“We’re integrating more math into the science classes to give them more of a STEAM approach,” Forsyth said. “I completed some math training over the summer to help me prepare for this. We are trying to get the students engaged and also show them how math overlaps with science and vice versa. My goal is to help our students find a love for both subjects.”
Forsyth doesn’t mind teaching a class with other teachers, in fact, she said the program is helping her to learn new strategies to improve her teaching.
“We’re still getting into the swing of collaboration with the kids, but I think as the program continues the students are really going to see the value in what we’re doing,” Forsyth said. “I’m hoping that we could see this program be a part of every freshmen’s experience at Prairie Central for the next school year, if at all possible.”
By Paul Westermeyer
Staff Reporter | Pontiac Daily Leader
The ever-increasing prominence of the STEAM initiative is usually thought to only encompass or concern schools. But on the local level, the local after-school Boys & Girls Club of Livingston County program has made it an extracurricular activity as well.
On Wednesday, the Boys & Girls Club received eight laptops from Advanced Technology Recycling free of charge, a donation facilitated by the Greater Livingston County Economic Development Council.
“What we were looking to do when starting the STEAM program was to appeal to the high school students at the Boys & Girls Club,” said Jodi Martin, the interim chief executive officer of the local youth organization.
“We were brainstorming about ways in which we could recruit teens into the Boys & Girls Club at Fairbury and in Pontiac. So we got in touch with (GLCEDC CEO Adam Dontz) and he reached out to ATR and helped get this setup for us.”
On the importance of technology to the Boys & Girls Club’s broader mission, Martin said that while the national organization was trending in this direction, it was still fairly new on the local level.
“It’s been prevalent across Boys & Girls Clubs across the United States to now focus on the three key priority outcomes, which are academic success, good character and citizenship, and healthy lifestyles,” she explained.
“Within that goal of academic success, the Boys and Girls Clubs of America has 98 programs. But what’s been different here is that we haven’t accessed that much in the past, and now we’re seeing what it takes to be more successful.”
As evidence of STEAM being crucial for a flourishing academic environment, Martin referenced the tech-savvy culture of the junior high students of Pontiac School District 429. Last month, Pontiac Junior High School STEAM teacher Christine Chiodo told the Daily Leader that PJHS was one of 98 schools chosen for the state’s “Students for the Information Age” TECH 2018 event. The PJHS STEAM program also received similar assistance from the GLCEDC.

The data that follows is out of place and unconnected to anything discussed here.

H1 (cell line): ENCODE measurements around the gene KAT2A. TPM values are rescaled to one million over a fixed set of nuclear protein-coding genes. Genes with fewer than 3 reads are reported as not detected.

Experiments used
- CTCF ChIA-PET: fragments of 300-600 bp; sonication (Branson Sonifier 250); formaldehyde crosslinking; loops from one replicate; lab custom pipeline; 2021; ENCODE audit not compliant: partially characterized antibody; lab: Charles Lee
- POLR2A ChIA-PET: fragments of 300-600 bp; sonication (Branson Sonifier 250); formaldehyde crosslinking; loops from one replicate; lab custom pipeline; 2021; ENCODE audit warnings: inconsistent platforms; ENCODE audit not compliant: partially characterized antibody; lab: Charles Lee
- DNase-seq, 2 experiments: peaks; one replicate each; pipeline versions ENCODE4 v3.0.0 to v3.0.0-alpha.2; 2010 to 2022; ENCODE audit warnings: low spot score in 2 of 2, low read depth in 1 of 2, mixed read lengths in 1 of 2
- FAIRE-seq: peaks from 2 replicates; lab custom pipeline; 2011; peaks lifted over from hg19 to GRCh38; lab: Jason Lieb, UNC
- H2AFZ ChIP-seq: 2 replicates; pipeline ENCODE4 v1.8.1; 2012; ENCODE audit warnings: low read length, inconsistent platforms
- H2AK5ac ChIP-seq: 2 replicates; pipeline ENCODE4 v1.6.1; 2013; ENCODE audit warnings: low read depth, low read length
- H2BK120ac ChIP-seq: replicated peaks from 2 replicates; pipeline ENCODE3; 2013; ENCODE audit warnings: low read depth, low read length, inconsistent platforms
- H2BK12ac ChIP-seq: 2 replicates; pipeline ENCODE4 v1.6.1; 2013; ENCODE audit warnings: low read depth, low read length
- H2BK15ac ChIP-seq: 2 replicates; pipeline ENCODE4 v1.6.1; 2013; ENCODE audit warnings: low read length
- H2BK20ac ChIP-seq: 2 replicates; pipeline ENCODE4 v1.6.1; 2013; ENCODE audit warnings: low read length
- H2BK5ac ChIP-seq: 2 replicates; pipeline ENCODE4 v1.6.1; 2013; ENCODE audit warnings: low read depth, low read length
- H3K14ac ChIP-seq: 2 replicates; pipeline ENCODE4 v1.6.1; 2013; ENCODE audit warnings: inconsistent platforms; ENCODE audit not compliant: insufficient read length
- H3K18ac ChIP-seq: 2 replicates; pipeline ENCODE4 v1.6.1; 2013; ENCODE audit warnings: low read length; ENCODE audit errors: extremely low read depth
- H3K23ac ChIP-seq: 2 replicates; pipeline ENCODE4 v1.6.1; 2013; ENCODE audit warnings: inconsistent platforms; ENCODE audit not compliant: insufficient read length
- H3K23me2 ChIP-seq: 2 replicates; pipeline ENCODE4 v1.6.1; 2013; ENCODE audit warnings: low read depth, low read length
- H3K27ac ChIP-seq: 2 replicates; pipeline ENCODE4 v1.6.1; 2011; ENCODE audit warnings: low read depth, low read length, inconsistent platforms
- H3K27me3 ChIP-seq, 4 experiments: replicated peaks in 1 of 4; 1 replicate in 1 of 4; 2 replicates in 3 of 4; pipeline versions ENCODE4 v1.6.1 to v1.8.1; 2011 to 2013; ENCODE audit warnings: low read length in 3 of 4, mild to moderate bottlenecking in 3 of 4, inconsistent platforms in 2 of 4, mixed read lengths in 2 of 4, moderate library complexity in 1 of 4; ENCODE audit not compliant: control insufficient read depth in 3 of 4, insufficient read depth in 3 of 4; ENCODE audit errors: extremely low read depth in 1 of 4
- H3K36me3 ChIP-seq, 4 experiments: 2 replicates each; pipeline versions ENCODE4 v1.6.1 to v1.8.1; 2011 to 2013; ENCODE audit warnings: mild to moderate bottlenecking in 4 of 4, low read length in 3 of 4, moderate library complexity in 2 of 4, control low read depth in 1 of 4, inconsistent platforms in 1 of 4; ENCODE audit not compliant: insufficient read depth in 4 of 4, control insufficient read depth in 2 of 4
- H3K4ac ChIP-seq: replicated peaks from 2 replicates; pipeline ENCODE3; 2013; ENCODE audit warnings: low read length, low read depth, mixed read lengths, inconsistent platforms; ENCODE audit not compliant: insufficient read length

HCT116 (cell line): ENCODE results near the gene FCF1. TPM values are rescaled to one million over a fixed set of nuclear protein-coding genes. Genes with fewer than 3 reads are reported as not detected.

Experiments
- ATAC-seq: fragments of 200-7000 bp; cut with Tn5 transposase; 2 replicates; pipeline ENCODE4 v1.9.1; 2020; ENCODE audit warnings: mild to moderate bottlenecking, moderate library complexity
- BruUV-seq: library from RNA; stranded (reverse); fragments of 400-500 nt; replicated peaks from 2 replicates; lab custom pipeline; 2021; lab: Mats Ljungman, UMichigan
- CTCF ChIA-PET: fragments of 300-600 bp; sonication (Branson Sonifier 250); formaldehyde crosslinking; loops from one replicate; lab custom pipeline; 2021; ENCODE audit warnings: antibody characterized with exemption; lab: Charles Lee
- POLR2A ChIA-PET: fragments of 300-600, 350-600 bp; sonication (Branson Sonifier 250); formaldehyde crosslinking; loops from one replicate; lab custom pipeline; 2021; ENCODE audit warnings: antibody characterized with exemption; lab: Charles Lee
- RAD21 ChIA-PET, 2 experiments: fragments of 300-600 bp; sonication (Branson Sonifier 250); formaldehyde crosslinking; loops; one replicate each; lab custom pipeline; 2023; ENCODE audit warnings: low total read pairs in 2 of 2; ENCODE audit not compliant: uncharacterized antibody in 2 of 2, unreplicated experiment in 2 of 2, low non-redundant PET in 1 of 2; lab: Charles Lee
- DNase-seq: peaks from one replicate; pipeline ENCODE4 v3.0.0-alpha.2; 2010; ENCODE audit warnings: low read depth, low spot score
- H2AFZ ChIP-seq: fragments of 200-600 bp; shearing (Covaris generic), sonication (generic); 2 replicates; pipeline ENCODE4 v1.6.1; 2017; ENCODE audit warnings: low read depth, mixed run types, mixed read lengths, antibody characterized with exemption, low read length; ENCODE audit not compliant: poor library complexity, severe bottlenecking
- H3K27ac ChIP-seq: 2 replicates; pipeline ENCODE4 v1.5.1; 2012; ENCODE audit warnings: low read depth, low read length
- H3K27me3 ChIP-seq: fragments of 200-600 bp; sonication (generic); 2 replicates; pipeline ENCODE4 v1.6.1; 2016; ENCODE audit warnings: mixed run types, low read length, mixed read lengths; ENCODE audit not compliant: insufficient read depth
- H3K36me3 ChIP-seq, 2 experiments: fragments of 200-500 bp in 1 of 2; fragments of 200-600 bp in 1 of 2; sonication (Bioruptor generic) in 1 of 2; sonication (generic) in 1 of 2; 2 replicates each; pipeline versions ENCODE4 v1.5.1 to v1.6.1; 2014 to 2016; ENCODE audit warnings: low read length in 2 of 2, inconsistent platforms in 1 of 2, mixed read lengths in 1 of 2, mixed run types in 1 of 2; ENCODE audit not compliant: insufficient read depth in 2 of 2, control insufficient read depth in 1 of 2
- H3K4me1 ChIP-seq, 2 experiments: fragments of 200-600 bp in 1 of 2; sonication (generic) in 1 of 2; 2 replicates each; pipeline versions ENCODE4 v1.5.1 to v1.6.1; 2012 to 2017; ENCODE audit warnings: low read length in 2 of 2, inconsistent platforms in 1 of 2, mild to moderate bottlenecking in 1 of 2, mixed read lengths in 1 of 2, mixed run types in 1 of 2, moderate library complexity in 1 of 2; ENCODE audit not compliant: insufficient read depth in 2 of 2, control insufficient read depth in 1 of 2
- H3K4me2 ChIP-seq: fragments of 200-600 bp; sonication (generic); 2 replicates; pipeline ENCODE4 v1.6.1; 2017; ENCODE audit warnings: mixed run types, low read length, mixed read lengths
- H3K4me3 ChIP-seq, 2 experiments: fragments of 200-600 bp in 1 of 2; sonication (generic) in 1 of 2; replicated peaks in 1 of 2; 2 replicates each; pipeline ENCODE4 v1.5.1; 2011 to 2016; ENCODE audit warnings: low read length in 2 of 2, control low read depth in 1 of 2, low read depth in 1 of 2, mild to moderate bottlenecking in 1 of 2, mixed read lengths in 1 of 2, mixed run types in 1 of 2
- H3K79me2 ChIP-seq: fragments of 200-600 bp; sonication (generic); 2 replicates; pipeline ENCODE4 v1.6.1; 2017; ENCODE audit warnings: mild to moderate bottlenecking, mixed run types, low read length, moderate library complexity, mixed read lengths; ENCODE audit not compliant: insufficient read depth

Martin expressed gratitude to both ATR, for the donation, and to Dontz, for facilitating the gift.
“If it weren’t for Adam and the GLCEDC, we wouldn’t have these laptops,” she said. “He’s really the reason this is happening, and it’s really great that ATR very generously donated to help us kick this off.”
For his part, Dontz commented that the GLCEDC helping out the Boys and Girls Club was in line with his organization’s goals of ensuring a workforce that could readily meet the job market of the future.
“Increasing the knowledge and skills of youth in our area is a critical component to ensuring the the longevity of a high quality workforce,” he said. “The GLCEDC is currently working with the Boys and Girls Club to promote their Science, Technology, Engineering and Math programming and we approached one of our members, Advanced Technology Recycling, and requested a donation of laptop computers to help the Boys and Girls Club.
“I’m deeply appreciative of ATR’s generosity and the Club’s commitment to advancing its program offerings.”
A new cup of joe is making its mark in downtown Pontiac.
After months of planning and preparation, business owners Scott and Jennifer Cranford and co-owner Marty Fannin opened The Cup and The Scone coffee house, located at 213 W. Madison St., on Feb. 9.
Until he became an owner, Scott Cranford didn’t intend to operate a small business. Initially, he just wanted to work part-time at Starbucks, but after he and his wife came back from a trip to Europe, Jennifer suggested a coffee house.
“Although I’ve been a small business owner before, this is our first foodservice-based business,” she said. “When I lived in Minnesota, I ran a medical billing company for just under 20 years as well as a driving school. I also helped with the business planning of The Blend, a coffee shop in Washington, (Ill.), with my neighbor at the time.”
“So, I had an idea of the business structure of owning a coffee house, but my husband and I are really new to operating one.
Fortunately, we partnered with Marty Fannin, who has been in the industry for more than 30 years. So, all of the foodservice-based information is coming from him. “Together, I think the three of us make quite the team.” Even with an idea and the proper people in place, the business still needed a location.
After a lot of prayers, the idea to buy the location on Madison Street came to Scott during a walk with his wife.
“We were walking down Madison Street and it just came to me,” Scott said. “I wanted to call it ‘The Cup and The Scone’ because I really like old English coffee houses. Although we’re not located directly on the square, we like this location because everybody
seems to drive down Mill Street in front of Bernardi’s II and DeLong’s and most people make that left turn on to Madison